• Cocaine can show up in a urine test for up to three days after use, according to American Addiction Centers.
  • The amount of time cannabis stays in your system depends on how frequently you use it, says Patrick J. McMahon, senior counsel at Foley & Lardner, a Chicago-based law firm that specializes in various practice areas, including the marijuana industry. For occasional users, cannabis will typically show up in a urine test for three days, while for everyday users it can show for 30 days or more. In addition, cannabis metabolites can stay in hair follicles for up to 90 days, according to American Addiction Centers.

How Marijuana Legalization Laws Affect Pre-Employment Drug Testing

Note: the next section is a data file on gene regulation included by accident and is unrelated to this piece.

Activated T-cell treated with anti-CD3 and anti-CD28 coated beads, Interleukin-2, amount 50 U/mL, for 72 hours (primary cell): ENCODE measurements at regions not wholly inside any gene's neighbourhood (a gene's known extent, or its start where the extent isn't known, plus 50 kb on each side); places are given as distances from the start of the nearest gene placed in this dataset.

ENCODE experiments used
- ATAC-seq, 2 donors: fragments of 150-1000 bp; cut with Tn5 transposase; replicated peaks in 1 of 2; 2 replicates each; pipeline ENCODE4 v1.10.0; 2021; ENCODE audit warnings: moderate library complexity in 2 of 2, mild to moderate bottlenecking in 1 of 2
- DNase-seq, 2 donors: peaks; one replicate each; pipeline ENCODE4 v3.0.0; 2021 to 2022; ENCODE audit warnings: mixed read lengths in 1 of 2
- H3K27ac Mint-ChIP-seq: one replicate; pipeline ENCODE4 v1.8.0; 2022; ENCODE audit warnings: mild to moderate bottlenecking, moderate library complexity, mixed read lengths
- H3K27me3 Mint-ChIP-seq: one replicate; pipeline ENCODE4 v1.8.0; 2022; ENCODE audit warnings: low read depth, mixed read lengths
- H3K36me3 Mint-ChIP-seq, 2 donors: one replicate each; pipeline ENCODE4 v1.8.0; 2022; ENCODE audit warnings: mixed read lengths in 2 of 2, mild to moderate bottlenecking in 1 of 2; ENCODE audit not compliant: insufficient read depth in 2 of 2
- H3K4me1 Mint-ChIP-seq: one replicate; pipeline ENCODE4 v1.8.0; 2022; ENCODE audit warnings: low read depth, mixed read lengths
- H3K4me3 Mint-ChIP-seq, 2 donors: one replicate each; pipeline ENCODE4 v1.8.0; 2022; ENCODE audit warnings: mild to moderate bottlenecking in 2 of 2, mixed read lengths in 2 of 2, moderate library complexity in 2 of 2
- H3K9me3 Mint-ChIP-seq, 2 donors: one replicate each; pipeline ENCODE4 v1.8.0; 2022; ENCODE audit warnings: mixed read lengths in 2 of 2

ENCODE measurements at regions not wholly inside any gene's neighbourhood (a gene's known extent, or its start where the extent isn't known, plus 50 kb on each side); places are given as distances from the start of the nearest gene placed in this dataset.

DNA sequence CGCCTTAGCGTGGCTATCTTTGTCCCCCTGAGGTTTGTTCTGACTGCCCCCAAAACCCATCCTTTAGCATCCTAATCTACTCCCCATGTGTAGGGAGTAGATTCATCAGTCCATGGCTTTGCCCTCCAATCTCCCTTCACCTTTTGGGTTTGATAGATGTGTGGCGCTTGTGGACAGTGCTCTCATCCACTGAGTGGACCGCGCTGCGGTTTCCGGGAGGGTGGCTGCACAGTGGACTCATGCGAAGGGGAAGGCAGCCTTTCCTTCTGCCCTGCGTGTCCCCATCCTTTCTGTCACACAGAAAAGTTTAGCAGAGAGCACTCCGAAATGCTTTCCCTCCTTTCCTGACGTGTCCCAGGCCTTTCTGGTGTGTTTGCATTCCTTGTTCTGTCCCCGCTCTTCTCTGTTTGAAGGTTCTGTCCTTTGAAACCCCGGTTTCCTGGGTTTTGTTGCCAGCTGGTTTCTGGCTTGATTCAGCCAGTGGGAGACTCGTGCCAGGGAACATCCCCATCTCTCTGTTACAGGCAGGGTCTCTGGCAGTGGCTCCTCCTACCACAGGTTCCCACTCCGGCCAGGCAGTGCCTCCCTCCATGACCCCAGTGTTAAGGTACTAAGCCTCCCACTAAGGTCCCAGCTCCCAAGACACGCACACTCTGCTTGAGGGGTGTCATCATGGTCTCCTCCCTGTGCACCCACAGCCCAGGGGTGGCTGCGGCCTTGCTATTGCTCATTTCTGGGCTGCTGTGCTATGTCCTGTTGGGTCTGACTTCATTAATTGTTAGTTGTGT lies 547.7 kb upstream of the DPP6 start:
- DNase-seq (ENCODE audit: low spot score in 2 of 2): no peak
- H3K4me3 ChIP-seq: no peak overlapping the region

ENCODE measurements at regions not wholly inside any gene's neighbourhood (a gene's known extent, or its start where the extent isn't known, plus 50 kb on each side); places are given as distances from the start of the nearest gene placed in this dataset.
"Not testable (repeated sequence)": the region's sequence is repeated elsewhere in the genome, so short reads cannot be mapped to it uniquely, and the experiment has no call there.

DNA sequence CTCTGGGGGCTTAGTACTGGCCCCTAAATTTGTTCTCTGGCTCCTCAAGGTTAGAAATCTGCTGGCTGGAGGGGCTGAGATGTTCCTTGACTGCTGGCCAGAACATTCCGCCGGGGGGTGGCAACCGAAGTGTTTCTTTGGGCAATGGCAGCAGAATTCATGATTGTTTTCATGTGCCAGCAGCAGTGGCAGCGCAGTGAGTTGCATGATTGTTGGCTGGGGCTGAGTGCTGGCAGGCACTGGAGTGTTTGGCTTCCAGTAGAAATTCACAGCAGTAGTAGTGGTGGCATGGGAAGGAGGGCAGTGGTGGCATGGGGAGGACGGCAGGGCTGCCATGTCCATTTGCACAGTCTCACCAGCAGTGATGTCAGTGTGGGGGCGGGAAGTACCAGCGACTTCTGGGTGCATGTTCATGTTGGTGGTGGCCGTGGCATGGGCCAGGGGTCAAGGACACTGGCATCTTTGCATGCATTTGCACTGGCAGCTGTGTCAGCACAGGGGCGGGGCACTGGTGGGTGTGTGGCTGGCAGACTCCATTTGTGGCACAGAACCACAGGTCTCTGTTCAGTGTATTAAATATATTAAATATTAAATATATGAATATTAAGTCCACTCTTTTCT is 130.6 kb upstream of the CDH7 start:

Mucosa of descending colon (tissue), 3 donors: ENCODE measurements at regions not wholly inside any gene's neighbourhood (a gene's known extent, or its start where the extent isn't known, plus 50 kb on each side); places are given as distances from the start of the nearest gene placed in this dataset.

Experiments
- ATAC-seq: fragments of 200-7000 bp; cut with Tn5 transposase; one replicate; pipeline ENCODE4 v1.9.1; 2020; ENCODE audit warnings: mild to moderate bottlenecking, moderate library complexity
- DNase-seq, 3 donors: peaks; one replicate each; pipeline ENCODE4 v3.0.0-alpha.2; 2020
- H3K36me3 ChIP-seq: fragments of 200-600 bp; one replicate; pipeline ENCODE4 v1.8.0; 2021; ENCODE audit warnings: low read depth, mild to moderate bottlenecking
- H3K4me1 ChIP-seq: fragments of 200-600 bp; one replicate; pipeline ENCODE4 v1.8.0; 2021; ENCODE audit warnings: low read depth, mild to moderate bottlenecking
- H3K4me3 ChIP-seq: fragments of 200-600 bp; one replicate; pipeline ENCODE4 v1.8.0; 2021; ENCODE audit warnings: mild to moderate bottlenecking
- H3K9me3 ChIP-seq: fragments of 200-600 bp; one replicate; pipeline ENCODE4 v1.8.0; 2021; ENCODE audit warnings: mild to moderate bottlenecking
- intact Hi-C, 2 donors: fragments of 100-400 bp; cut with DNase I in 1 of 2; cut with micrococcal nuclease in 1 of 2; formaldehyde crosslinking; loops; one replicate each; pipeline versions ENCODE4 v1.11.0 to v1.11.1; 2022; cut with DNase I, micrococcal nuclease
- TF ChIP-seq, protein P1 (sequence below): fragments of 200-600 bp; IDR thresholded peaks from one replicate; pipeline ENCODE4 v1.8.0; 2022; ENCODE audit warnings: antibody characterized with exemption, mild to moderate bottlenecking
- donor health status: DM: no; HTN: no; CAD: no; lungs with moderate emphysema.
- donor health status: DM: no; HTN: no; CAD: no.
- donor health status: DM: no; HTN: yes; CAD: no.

McMahon says cannabis is still a Schedule 1 narcotic, so it’s illegal under federal law. Since marijuana has been legalized in some states, however, exceptions in state law exist that prohibit illicit drug use in relation to jobs with the federal government and with the U.S. Department of Transportation. “As it stands right now, it’s a bit of a minefield for employers who operate in several states,” McMahon says.

Can a Legitimate Medical Prescription Lead to a Failed Drug Test?

Yes, it can. Your lab tech will likely ask if you’re taking any prescriptions when you get tested, and McMahon says you should disclose any that an employer might consider an illicit drug.

Regarding cannabis, McMahon says 23 states have explicit laws that protect medical marijuana usage.

Do Workers Know How to Cheat a Drug Test?

Rodgers says that while some workers may believe they can cheat drug tests, it’s not that simple. Typical cheating methods include:

  • Purchasing substances that claim to mask the presence of drugs in your system.